Your Health: Your primary care physician

“Team up with the best primary-care doctor you can find.”

Medicine in the 21st century is highly compartmentalized. Most doctors are highly specialized: cardiologists, pulmonologists, surgeons, gynecologists, urologists, orthopedists, oncologists to name the most common. Hyper specialization is the trend. For example, not so long ago general surgeons performed breast surgery. Now there are specialists who restrict their surgical realm to breast surgery. These specialists have a narrow focus and they tend to treat a part of the body rather than the whole patient.

The primary care doctor or “PCP”, who gives you an annual checkup and who is the person you go to when you are sick, is different. The primary care doctor is a generalist. These physicians are trained in either Family Medicine or Internal Medicine. But for the most part they do the same thing: take care of their patients over a period of years. They are the only doctors in the system who really get to know their patients.

Besides their role as the doctor patients see first and who generally treat their patients, PCPs have two crucial roles in patient care. First, it is generally the primary care physician who decides which specialists her patients need to see. Many insurance plans actually require that the patient receive a referral from the primary care physician in order to see a specialist. Many situations require referrals to more than one specialist. After the specialist sees the patient a report is prepared and sent to the primary care doctor. Because the specialists take care of specific parts of the body or specific types of diseases, a single physician is necessary to be the quarterback of the team, to analyze all of the data and recommendations from the physicians, and then to guide the patient through the entire process. It is the job of the PCP to put the pieces of the puzzle together because the odds are none of the other doctors will even see all the pieces, much less solve the puzzle.

Unfortunately, if you need to be hospitalized your primary care doctor will more likely than not be kept out of the loop and will be unable to direct your treatment. It used to be that a hospitalized patient would most likely be seen by his PCP. Internists had hospital privileges and they made rounds to check on their patients. That doesn’t happen any longer. For the last ten years PCPs simply do not have the time to see patients in hospitals. Insurance reimbursement rates are so low that the doctors need to spend all their time in the office seeing patients. If they went to the hospital every day they would have trouble making ends meet. As a result, very few primary care physicians now have hospital privileges. Very often if a doctor wants a patient to be admitted to the hospital he will tell the patient to go the emergency room where he will be seen by a doctor who knows nothing about him.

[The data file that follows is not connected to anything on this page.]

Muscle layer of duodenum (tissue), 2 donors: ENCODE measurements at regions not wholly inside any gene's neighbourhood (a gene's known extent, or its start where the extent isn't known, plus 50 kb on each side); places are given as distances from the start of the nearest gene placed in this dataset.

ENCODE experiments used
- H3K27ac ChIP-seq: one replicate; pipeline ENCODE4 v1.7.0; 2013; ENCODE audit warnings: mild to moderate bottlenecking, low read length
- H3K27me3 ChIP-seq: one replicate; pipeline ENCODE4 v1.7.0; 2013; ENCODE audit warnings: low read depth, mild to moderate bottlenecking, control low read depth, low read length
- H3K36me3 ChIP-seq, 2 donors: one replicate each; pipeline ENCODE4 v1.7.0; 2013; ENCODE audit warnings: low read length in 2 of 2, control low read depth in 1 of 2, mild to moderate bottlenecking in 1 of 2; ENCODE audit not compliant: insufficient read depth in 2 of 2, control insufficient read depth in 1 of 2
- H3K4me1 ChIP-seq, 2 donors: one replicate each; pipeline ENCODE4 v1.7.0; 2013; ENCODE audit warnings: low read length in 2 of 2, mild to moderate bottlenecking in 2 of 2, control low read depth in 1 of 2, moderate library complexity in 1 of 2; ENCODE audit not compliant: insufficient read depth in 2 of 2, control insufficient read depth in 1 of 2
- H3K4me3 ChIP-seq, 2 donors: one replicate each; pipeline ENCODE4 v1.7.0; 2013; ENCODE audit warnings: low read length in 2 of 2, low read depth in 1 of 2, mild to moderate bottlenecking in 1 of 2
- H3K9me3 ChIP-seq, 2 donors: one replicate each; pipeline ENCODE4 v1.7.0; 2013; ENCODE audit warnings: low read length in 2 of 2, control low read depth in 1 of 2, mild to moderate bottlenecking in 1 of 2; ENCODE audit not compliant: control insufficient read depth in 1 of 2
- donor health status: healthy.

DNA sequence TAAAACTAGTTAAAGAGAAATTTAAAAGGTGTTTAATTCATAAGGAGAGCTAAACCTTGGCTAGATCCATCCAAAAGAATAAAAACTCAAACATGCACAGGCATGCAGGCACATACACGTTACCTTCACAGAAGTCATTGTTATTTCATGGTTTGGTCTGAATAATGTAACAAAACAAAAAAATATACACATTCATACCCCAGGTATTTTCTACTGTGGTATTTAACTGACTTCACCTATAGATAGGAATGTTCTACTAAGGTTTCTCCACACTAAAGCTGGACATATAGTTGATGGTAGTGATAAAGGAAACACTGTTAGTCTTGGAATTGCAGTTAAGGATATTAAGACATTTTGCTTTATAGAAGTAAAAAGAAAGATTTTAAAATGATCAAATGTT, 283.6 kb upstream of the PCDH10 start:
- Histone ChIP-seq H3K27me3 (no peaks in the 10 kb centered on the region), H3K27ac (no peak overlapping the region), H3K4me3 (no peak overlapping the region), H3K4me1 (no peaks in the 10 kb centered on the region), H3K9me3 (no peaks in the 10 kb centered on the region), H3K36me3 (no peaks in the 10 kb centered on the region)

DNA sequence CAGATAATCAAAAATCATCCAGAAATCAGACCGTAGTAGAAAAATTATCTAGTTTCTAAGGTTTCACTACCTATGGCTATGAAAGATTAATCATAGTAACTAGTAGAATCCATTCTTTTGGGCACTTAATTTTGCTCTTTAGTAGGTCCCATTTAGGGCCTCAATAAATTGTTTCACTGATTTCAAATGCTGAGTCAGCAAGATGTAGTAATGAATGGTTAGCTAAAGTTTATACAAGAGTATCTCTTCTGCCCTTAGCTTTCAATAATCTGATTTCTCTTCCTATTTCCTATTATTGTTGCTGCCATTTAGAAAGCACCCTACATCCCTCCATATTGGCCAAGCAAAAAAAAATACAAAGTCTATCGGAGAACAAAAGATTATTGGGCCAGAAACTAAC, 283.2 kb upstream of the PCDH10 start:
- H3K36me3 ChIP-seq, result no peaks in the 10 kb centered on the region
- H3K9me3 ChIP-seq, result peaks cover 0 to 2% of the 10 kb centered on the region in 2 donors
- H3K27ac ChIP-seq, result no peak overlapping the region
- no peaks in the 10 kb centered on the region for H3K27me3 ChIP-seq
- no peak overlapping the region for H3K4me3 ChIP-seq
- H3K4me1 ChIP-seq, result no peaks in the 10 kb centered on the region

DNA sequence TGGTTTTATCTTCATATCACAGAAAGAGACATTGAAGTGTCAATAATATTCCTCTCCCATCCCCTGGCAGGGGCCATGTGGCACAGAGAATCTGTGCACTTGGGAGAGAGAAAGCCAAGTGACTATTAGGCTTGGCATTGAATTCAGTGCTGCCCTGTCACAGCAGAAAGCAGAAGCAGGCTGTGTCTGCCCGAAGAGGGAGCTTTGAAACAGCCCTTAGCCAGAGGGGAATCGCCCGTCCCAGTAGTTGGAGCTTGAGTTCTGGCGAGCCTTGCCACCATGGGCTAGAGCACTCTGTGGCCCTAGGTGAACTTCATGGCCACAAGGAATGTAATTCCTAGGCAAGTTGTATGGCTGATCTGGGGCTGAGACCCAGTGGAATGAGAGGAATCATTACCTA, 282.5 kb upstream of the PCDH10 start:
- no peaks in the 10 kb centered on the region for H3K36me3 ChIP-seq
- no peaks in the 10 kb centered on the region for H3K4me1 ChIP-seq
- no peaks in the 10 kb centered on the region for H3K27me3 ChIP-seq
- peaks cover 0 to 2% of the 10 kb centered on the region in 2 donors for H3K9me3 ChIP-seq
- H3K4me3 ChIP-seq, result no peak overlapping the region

The role of quarterback has been transferred to a group of doctors known as “hospitalists.” Hospitalists are internal medicine doctors who work either for the hospital or for a company that has a contract with a hospital. Hospitalists are called to the emergency room to admit patients, and they are supposed to oversee the care of the patient while in the hospital.

In theory the hospitalist should fill the role formerly occupied by the primary care doctor, i.e., coordinating care among specialists and being responsible for the overall wellbeing of the patient. In practice, however, the supposed continuity of care is absent. Hospitalists work in shifts. In some practices they work seven days on and seven days off. Unlike the PCP who once retained responsibility for his/her patient throughout the patient’s hospitalization, it is likely that such responsibility will remain with a single doctor.

We will discuss the ways to deal with this issue in a future entry.